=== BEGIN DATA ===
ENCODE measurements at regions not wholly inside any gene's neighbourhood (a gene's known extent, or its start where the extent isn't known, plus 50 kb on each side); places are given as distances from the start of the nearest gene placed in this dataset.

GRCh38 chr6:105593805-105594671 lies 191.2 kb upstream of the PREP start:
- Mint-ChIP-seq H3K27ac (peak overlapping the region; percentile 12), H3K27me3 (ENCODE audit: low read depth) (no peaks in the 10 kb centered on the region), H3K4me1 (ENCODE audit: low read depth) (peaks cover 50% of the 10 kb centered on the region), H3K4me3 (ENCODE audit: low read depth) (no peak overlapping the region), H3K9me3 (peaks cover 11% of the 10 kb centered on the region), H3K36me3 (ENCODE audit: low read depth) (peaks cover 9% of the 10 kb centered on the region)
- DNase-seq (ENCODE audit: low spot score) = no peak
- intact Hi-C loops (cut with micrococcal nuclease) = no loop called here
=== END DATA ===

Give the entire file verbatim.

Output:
ENCODE measurements at regions not wholly inside any gene's neighbourhood (a gene's known extent, or its start where the extent isn't known, plus 50 kb on each side); places are given as distances from the start of the nearest gene placed in this dataset.

GRCh38 chr6:105593805-105594671 lies 191.2 kb upstream of the PREP start:
- Mint-ChIP-seq H3K27ac (peak overlapping the region; percentile 12), H3K27me3 (ENCODE audit: low read depth) (no peaks in the 10 kb centered on the region), H3K4me1 (ENCODE audit: low read depth) (peaks cover 50% of the 10 kb centered on the region), H3K4me3 (ENCODE audit: low read depth) (no peak overlapping the region), H3K9me3 (peaks cover 11% of the 10 kb centered on the region), H3K36me3 (ENCODE audit: low read depth) (peaks cover 9% of the 10 kb centered on the region)
- DNase-seq (ENCODE audit: low spot score) = no peak
- intact Hi-C loops (cut with micrococcal nuclease) = no loop called here